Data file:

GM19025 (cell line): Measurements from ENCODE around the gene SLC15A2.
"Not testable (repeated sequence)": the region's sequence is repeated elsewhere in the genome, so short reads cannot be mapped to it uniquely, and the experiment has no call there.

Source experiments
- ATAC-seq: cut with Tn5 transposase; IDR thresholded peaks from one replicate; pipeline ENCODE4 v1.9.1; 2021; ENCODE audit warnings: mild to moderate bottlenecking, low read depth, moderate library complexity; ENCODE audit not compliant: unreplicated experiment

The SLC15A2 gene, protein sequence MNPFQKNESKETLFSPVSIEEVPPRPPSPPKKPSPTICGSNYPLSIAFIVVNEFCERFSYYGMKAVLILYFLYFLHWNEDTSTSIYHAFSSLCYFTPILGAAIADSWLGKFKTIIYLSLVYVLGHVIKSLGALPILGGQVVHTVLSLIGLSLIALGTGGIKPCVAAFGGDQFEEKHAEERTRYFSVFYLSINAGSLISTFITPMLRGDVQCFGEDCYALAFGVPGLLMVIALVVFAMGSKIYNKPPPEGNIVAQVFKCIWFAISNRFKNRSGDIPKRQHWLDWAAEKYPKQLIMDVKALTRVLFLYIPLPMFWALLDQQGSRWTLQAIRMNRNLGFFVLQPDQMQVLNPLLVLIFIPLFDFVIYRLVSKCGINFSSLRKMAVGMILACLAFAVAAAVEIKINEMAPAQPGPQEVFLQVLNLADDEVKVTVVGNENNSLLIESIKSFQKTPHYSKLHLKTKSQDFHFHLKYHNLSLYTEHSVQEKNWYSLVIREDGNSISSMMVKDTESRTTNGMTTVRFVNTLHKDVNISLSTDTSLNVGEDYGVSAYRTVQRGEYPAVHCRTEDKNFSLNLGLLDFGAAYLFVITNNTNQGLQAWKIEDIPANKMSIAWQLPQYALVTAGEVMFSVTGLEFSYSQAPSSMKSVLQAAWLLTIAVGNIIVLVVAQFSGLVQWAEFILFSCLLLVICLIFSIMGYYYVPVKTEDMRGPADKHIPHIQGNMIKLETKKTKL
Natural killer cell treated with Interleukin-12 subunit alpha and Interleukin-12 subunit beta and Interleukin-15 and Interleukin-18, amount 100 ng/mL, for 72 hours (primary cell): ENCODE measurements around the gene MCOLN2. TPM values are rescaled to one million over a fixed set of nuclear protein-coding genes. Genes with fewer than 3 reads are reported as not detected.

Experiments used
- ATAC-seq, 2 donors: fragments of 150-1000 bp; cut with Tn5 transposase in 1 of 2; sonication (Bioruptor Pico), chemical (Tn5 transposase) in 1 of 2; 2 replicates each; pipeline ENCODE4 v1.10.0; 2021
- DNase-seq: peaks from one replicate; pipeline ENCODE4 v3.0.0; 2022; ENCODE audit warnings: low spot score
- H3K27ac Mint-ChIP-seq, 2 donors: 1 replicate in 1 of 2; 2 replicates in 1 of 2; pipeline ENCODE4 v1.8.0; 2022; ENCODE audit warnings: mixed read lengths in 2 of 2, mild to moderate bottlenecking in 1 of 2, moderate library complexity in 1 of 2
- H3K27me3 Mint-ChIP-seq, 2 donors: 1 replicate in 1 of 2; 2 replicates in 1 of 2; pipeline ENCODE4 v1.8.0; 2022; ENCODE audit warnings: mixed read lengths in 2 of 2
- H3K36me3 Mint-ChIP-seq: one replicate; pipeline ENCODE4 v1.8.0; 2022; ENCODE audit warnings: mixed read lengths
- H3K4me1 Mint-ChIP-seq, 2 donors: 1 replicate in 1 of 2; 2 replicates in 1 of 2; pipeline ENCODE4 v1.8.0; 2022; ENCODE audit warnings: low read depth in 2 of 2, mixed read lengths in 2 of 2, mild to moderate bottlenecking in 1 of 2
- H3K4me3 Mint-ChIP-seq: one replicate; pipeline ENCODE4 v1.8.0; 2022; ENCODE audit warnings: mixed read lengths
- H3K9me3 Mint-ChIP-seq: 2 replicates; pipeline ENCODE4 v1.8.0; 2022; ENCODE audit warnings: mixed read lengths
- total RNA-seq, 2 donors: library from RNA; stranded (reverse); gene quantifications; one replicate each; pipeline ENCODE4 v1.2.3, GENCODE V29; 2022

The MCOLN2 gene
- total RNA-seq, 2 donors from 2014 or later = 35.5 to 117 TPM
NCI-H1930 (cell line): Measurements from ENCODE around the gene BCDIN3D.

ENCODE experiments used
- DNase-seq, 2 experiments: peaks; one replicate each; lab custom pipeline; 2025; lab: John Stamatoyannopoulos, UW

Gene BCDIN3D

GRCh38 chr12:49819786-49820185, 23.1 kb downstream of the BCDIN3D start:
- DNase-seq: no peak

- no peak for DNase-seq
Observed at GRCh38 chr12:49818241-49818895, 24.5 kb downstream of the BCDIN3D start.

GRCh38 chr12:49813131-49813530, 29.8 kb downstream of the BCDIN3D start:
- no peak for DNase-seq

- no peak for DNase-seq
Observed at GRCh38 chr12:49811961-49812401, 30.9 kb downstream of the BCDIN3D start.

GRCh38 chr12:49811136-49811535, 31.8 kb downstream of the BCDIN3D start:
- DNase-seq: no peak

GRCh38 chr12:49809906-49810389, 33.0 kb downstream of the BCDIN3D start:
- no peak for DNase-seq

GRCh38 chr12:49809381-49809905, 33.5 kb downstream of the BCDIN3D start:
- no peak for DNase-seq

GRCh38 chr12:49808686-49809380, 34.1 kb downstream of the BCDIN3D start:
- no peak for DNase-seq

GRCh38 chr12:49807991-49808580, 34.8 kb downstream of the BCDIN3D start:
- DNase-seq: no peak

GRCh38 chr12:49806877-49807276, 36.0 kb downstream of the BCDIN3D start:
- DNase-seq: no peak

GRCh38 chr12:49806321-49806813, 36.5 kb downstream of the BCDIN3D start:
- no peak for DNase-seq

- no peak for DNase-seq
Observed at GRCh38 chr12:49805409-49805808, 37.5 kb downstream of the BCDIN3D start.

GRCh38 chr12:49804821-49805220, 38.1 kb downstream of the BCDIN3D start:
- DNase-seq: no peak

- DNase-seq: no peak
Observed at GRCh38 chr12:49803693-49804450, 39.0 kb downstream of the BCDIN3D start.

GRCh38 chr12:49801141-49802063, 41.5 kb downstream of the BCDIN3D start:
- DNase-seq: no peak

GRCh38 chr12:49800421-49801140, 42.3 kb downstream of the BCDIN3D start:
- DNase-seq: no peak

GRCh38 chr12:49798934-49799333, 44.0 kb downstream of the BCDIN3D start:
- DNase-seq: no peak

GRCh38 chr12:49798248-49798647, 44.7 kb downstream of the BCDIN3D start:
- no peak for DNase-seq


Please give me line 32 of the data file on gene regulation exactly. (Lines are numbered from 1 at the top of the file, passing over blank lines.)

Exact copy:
- DNase-seq: no peak